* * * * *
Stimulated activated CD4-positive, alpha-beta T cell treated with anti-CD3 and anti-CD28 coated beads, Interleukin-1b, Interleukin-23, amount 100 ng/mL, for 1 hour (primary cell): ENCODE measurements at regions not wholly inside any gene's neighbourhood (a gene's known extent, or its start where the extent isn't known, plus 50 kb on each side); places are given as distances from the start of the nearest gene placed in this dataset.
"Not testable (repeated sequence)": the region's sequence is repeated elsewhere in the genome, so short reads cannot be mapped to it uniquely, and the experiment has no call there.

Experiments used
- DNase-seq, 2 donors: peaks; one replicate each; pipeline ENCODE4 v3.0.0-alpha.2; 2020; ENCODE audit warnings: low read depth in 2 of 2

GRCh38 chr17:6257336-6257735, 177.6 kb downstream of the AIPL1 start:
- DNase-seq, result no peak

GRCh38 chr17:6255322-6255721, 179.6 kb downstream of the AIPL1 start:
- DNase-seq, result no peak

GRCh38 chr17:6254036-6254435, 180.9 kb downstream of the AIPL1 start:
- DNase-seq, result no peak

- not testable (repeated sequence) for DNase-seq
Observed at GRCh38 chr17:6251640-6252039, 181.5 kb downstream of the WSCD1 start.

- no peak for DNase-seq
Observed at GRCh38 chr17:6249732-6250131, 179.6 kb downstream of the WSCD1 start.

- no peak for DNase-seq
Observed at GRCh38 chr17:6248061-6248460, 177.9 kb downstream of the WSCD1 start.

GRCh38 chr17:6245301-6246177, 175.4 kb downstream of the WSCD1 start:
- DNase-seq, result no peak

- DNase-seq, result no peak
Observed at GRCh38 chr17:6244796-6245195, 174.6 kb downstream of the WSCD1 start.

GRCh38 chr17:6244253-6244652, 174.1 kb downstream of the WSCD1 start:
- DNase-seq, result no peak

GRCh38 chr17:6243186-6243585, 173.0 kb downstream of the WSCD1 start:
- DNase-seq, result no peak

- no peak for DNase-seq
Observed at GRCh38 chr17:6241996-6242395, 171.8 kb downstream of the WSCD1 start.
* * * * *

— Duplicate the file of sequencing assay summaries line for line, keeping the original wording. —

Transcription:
Stimulated activated CD4-positive, alpha-beta T cell treated with anti-CD3 and anti-CD28 coated beads, Interleukin-1b, Interleukin-23, amount 100 ng/mL, for 1 hour (primary cell): ENCODE measurements at regions not wholly inside any gene's neighbourhood (a gene's known extent, or its start where the extent isn't known, plus 50 kb on each side); places are given as distances from the start of the nearest gene placed in this dataset.
"Not testable (repeated sequence)": the region's sequence is repeated elsewhere in the genome, so short reads cannot be mapped to it uniquely, and the experiment has no call there.

Experiments used
- DNase-seq, 2 donors: peaks; one replicate each; pipeline ENCODE4 v3.0.0-alpha.2; 2020; ENCODE audit warnings: low read depth in 2 of 2

GRCh38 chr17:6257336-6257735, 177.6 kb downstream of the AIPL1 start:
- DNase-seq, result no peak

GRCh38 chr17:6255322-6255721, 179.6 kb downstream of the AIPL1 start:
- DNase-seq, result no peak

GRCh38 chr17:6254036-6254435, 180.9 kb downstream of the AIPL1 start:
- DNase-seq, result no peak

- not testable (repeated sequence) for DNase-seq
Observed at GRCh38 chr17:6251640-6252039, 181.5 kb downstream of the WSCD1 start.

- no peak for DNase-seq
Observed at GRCh38 chr17:6249732-6250131, 179.6 kb downstream of the WSCD1 start.

- no peak for DNase-seq
Observed at GRCh38 chr17:6248061-6248460, 177.9 kb downstream of the WSCD1 start.

GRCh38 chr17:6245301-6246177, 175.4 kb downstream of the WSCD1 start:
- DNase-seq, result no peak

- DNase-seq, result no peak
Observed at GRCh38 chr17:6244796-6245195, 174.6 kb downstream of the WSCD1 start.

GRCh38 chr17:6244253-6244652, 174.1 kb downstream of the WSCD1 start:
- DNase-seq, result no peak

GRCh38 chr17:6243186-6243585, 173.0 kb downstream of the WSCD1 start:
- DNase-seq, result no peak

- no peak for DNase-seq
Observed at GRCh38 chr17:6241996-6242395, 171.8 kb downstream of the WSCD1 start.